How to Make Interestingly Shaped Pots with Slump Molds

singewald_620Slump molds are great tools in handbuilding because they allow you to dream up whatever shape you want and repeat it many times. They can be made from a wide variety of materials – from found objects to plaster.


Plywood is Joe Singewald’s slump mold material of choice. In today’s post, an excerpt from the January/February 2014 issue of Pottery Making Illustrated he explains how he uses plywood to make his signature clover bowls.- Jennifer Harnetty, editor.


Making a Paper Template 

My clover dishes are constructed with a slump-mold technique. Making the form requires basic woodworking tools and skills. The desired shape is first cut from a paper template to scale. Note: It’s important to know how much your clay shrinkage is so that you can compensate for it in the template. You can use any shape, symmetrical or asymmetrical, large as a serving platter or as small as a soap dish.




Referencing pillows, tufted furniture, and quilts, Ben Carter imbues his pots with softness in a variety of ways—from altering freshly thrown pots to create volume, to stretching soft clay into foam slump molds. This DVD will make you want to run to the studio!

Learn more and view a clip!



Cutting a Wood Slump Mold

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click to enlarge

With a marker, transfer the paper pattern onto a piece of plywood that is at least one inch larger than the paper pattern in all dimensions. Use a drill and jigsaw to cut out the pattern (figure 1). Start by drilling a hole just inside the traced form with a drill bit that is wider than the a jigsaw blade. Tip: Sometimes several holes make cutting complex forms easier. In this case, I cut three holes at each of the inner clover points. Next, slide the saw blade inside a drilled hole and slowly begin cutting along the pattern. Once the form has been cut and removed, hand sand the edge. Softening and slightly rounding this edge helps prevent unwanted shearing of the clay. Now your slump form is ready to be used.


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click to enlarge

Next, compress each side of the slab with a firm rib and then texture one side. I like to use self-made, bisque-fired, clay spindles or cords for texture (figure 2). The great thing about handbuilding with soft clay is how easy it is to impress while flat as opposed to impressing an already formed, leather hard, curved wall. Once textured, the clay is ready to be put in place. Drape the slab, texture side down, over the slump mold (figure 3). Lifting the clay-covered form from the tabletop immediately allows the clay to take shape. Tapping all four of the edges on a tabletop promotes further slumping (figure 4). Now set the board and clay on wooden blocks or kiln posts tall enough so the draped clay does not touch the table surface. Wait the necessary time to allow the clay to become leather hard. I typically cover the slab with plastic and return the following day. The wooden form will absorb some of the clay’s moisture overnight. Once leather hard, the slumped slab can be removed from the mold and gently flipped onto a table. Next, cut a beveled edge, 1⁄8 of an inch from the outside edge (you will see a distinct line created from the wooden form) (figure 5). After placing foam on the mold (I re-use cone pack foam) return the clay to the form (figure 6). The foam prevents the clay from falling through after being cut.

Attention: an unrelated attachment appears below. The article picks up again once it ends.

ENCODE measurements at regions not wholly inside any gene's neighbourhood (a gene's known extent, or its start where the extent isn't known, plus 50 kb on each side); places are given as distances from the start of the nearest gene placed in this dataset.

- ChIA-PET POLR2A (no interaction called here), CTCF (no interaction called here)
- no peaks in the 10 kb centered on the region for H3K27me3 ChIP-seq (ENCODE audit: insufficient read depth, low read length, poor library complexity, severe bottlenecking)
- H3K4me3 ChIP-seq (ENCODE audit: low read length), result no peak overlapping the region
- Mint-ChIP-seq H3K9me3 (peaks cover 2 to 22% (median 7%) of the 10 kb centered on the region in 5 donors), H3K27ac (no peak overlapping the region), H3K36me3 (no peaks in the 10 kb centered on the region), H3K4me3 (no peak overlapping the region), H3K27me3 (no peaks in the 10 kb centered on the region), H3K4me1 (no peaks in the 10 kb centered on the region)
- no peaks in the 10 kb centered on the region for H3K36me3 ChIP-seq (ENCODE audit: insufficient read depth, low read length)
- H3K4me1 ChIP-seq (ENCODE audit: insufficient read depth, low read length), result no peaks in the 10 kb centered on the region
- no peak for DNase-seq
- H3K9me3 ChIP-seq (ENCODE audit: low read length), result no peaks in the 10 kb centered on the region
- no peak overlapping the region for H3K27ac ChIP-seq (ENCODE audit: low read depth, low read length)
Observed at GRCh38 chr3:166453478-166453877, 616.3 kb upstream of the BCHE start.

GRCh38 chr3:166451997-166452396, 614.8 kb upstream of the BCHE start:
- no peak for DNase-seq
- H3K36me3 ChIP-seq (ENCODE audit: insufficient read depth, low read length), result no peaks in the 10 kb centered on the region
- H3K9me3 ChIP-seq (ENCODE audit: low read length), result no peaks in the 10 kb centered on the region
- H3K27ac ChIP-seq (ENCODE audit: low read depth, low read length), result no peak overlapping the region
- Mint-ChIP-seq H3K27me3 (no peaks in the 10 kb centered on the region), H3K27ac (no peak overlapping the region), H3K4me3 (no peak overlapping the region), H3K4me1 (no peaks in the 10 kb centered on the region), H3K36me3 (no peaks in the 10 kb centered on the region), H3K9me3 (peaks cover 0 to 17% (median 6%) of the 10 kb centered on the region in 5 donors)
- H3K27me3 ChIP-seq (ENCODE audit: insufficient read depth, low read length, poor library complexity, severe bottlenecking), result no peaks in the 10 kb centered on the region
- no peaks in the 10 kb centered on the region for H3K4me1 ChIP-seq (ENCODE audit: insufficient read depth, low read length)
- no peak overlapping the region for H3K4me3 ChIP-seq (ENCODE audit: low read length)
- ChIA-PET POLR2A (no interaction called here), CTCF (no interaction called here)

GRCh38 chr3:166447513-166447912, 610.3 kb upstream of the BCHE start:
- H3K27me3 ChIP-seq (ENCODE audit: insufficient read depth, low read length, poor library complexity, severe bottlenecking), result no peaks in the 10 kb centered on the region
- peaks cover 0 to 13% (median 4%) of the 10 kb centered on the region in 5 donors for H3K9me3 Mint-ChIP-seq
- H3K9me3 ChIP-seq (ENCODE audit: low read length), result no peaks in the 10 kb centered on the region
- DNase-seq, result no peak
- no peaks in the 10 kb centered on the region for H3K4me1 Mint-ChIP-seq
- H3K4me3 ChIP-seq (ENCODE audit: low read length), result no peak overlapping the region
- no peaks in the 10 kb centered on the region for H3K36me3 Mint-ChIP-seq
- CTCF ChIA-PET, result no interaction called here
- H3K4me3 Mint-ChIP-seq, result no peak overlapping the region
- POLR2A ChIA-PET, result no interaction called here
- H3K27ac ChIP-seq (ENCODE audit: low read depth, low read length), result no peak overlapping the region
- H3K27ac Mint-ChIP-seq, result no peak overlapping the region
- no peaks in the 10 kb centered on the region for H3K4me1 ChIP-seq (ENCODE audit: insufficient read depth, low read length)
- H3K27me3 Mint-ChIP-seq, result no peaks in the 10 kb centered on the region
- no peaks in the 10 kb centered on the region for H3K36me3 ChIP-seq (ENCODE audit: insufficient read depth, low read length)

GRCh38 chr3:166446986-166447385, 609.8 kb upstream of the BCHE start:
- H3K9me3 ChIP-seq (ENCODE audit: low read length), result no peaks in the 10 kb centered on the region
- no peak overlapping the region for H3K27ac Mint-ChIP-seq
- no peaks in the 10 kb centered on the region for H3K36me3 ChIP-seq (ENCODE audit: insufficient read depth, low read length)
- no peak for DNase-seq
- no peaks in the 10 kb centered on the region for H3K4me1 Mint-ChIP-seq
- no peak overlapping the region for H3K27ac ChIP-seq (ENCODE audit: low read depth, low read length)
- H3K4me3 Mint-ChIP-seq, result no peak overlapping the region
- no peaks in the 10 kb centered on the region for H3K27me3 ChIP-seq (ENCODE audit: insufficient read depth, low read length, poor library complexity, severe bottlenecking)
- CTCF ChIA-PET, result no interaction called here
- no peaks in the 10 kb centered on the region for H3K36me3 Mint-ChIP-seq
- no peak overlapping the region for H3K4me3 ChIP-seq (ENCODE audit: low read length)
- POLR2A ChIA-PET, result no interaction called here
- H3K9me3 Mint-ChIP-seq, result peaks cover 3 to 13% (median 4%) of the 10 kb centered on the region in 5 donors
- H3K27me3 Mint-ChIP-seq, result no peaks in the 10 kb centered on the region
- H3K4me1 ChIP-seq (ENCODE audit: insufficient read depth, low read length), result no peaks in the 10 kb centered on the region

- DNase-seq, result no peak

Adding Walls to Form a Dish

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click to enlarge

Start by flattening coils of clay and cut them at equal widths. An extruder works great if you have access to one. I have made extruder dies from Masonite by cutting the wall cross section with a jigsaw in the same manner the clover mold was made. A string can be used to determine how long each of the three clover sides need to be. Next, attach the walls after slipping and scoring both parts (figure 7).
Cover the dish for a night, allowing the walls to become leather hard. Once this has occurred, add a worm-sized

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click to enlarge

soft coil to fill in the inner seam where the walls connect to the base and where they connect to each other (figure 8). I often texture the exterior walls with a paddle or spindle tool. In this case, I used a Surform to true up the sides and to create texture (figure 9). At the same time, I pinch and refine the lip.


Joe Singewald maintains a home and studio in River Falls, Wisconsin. Visit his website at



For great mold making techniques, be sure to download your free copy of Ceramic Mold Making Techniques: Tips for Making Plaster Molds and Slip Casting Clay, Volume II.



  • Subscriber T.

    I was thinking while I was reading…That looks just like a technique that Randy Johnston Taught me then I saw that he was from River Falls. SO he probably learned it from Randy. I love how these kind of things can be traced back in time. I’m sure Randy learned it from someone else too. Teachers are so important!

  • Ralph R.

    Excelent, thank you… I’ve got to try some…

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